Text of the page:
● Wayfinding: In this same vein, retailers can actually guide shoppers through an in-store experience using notifications to direct customers to differet departments or showrooms.
● Personalization: Retailers can tap into customer data on past purchase history to suggest additional products / add-ons / complimentary gifts specific to each customers preferences.
● Self-service: Provides customers the opportunity to scan in-store items via mobile phone and add to a digital shopping bag. Customers can even pay on their phone with only one click — saving time for both shoppers and in-store staff.
● Contactless payment: In partnership with PayPal, users can set up the PayPal app to allow for automatic purchases via mobile.
Kenneth Cole is a great example of a retailer making an early investment in Beacon technology to drive greater in-store engagement and heighten the customer experience. After launching its Beacon initiative, Kenneth Cole saw a significant lift in open rates of its mobile app, leading to higher redemption rates for in-store offers. The brand found a way to leverage mobile as a critical access point for shoppers, providing a valuable and personalized in-store experience while also boosting customer engagement and sales.
Tesco, on the other hand, is piloting Beacon technology to improve in-store customer service. For Tesco, Beacons are a way to give customers additional information on products while they’re making decisions on what to buy. These insights extend beyond product information and into contextual details as well, helping customers to pinpoint the location of specific foods on their grocery shopping lists.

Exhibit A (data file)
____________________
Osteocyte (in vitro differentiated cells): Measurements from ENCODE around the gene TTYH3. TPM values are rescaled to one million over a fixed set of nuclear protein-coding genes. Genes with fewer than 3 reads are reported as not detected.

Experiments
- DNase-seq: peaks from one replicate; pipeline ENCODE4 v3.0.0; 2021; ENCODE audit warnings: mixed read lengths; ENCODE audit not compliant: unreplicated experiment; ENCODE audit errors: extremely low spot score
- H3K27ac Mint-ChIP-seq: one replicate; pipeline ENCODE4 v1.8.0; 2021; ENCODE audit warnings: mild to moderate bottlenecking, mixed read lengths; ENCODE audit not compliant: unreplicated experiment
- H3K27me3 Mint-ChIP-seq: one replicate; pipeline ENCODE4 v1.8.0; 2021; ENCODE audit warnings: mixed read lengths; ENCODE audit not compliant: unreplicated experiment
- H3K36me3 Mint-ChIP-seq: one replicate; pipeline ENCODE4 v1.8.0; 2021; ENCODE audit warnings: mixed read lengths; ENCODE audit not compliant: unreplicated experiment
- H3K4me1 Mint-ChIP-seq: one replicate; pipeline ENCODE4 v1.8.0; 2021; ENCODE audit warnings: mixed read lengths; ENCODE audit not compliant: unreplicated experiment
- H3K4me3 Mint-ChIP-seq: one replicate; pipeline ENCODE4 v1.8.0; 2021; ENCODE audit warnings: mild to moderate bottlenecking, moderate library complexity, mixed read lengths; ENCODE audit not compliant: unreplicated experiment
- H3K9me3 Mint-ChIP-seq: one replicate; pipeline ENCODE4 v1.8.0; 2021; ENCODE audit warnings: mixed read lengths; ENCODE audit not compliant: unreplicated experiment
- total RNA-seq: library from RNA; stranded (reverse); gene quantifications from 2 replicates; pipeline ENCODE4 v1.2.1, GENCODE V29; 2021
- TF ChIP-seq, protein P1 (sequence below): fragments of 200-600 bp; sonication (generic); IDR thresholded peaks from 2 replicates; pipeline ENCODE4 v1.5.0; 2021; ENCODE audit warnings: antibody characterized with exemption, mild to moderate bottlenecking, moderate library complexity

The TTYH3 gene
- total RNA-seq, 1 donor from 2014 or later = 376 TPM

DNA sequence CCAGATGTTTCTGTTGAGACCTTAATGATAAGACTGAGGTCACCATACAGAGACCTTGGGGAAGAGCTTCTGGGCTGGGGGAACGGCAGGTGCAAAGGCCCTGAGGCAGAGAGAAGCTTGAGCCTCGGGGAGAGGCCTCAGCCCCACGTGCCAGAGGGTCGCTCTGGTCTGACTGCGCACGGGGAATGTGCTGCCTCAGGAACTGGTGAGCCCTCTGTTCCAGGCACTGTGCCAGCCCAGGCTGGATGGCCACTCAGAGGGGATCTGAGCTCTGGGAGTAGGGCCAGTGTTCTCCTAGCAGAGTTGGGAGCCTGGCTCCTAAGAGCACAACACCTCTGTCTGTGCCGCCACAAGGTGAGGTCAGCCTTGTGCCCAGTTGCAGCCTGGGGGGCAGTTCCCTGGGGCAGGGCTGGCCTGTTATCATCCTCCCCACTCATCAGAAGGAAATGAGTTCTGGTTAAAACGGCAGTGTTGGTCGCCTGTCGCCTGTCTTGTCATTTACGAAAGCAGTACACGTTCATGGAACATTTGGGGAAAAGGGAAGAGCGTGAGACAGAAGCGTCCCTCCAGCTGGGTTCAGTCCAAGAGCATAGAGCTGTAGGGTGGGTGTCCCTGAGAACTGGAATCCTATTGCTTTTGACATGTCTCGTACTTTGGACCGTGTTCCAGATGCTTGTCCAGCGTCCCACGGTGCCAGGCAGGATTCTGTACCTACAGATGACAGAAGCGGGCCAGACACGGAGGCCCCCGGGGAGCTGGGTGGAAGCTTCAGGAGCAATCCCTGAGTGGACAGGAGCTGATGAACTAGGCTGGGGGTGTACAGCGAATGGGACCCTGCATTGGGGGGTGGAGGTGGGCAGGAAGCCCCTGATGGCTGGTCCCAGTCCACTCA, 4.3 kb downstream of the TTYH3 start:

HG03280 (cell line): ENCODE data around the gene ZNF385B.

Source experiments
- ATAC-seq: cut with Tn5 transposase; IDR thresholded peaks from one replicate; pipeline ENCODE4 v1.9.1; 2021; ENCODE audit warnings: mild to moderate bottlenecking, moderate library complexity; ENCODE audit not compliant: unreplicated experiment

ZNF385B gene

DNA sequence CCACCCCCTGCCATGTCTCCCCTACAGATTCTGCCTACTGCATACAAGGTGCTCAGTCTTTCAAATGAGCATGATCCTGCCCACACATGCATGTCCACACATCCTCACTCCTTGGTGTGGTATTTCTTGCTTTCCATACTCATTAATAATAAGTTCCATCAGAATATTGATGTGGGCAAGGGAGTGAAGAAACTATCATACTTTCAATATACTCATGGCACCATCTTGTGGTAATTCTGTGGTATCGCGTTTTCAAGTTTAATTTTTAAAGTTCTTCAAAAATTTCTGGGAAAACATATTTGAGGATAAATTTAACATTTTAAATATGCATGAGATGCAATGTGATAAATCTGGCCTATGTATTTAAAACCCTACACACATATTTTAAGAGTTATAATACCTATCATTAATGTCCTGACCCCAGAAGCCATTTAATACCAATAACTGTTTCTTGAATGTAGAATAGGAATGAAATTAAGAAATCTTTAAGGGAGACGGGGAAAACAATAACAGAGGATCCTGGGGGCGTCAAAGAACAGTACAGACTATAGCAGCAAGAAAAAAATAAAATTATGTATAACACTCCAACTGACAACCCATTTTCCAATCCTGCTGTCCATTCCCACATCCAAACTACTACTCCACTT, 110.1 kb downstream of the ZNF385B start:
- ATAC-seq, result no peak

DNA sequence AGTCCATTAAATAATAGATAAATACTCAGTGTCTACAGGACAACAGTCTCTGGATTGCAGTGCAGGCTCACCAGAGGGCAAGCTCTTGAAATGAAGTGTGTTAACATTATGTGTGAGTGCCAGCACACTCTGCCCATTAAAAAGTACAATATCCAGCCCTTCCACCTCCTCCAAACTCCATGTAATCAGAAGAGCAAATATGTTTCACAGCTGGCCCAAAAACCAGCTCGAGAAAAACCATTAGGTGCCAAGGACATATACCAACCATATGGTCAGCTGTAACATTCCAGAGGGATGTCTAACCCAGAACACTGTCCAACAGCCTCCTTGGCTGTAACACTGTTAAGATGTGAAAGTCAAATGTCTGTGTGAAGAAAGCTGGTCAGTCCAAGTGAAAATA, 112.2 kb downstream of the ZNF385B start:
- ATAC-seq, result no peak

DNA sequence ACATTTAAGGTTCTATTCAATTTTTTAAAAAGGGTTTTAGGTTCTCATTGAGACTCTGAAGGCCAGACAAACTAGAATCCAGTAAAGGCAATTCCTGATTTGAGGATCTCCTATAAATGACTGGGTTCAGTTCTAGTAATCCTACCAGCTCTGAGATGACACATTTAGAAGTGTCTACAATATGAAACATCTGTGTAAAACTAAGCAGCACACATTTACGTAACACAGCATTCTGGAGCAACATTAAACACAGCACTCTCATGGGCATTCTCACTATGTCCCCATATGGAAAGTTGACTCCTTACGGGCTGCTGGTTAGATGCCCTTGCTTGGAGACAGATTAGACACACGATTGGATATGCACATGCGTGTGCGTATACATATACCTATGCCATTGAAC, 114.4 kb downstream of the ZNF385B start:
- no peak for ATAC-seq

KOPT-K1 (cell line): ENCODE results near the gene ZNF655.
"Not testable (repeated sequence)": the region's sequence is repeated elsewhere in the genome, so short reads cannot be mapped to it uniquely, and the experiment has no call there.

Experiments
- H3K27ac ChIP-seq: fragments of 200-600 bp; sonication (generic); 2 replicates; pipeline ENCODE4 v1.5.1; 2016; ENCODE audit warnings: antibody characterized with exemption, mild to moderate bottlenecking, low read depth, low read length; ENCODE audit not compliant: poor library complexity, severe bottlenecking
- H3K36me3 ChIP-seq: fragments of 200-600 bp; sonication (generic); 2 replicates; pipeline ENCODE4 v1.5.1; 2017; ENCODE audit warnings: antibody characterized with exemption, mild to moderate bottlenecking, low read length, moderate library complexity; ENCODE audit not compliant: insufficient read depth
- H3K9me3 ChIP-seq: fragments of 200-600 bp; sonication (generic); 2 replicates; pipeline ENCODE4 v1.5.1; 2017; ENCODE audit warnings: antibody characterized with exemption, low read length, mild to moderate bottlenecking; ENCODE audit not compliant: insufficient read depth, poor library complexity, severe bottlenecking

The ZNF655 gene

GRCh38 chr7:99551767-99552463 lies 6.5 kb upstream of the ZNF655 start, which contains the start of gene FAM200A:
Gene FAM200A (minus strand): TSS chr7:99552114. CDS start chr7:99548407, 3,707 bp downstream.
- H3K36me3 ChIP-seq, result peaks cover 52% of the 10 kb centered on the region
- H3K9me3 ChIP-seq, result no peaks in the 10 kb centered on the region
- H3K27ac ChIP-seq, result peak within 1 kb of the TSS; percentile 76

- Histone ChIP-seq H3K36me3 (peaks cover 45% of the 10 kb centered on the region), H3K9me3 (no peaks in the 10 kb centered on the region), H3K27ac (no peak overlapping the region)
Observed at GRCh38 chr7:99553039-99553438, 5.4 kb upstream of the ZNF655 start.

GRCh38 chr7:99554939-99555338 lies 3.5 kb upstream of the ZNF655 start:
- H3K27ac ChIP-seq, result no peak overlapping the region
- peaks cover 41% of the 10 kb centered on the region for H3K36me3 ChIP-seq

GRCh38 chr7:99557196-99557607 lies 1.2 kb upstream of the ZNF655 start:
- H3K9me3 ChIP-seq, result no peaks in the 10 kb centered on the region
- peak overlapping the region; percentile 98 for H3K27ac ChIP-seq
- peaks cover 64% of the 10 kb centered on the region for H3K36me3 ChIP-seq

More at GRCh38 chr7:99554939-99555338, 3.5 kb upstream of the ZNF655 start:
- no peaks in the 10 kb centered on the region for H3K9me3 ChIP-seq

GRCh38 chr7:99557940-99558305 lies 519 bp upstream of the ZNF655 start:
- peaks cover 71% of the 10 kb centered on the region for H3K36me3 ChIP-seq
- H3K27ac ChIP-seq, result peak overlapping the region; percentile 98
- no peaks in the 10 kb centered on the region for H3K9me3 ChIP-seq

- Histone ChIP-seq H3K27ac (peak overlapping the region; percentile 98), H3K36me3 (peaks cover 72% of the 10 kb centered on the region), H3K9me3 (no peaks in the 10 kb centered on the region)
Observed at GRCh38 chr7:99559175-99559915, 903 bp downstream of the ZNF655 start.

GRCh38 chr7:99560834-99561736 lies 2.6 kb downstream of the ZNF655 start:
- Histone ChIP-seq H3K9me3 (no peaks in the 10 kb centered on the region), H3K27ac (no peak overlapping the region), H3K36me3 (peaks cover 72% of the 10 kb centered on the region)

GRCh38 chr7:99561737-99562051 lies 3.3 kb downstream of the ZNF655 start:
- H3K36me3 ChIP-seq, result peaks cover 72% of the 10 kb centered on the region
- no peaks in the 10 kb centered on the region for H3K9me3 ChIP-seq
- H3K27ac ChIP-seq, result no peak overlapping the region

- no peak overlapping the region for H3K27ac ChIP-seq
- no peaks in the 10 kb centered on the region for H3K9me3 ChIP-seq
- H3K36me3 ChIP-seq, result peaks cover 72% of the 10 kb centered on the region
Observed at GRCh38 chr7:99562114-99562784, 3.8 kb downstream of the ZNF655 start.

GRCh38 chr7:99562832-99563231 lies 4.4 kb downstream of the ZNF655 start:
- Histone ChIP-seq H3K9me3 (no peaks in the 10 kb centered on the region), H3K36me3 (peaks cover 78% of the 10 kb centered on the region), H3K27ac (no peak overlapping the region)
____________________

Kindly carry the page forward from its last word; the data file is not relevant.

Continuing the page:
Creating a Complete Customer Journey
More than ever, customers are willing to give up their personal information if they think they are getting enough from a brand in return. This symbiotic relationship gives savvy brands the opportunity to deliver personalized communication to consumers, leading to a visible ROI for brands.
The onus is therefore on brands to create messaging that is useful to customers without being obtrusive. Beacons give brands the opportunity to better understand their customers, making it easier to offer a world-class journey to valued customers.
Lululemon founder sells half his stake to private equity firm Advent International
New York — Lululemon Athletica Inc.’s founder, Dennis "Chip" Wilson, reached an agreement to sell half his stake in the women’s yoga-wear company to Advent International of Boston for $845 million. The deal will give Advent, which owned shares of Lululemon from 2005 to 2009 and was one of the company’s early venture capital backers, 20.1 million shares, or 13.9% of the company (Lululemon went public in 2009). It also gives Advent two seats on the board, including Advent’s managing partner David Mussafer, who will become co-chairman of the retailer. Mussafer also sits on boards of Charlotte Russe and Five Below.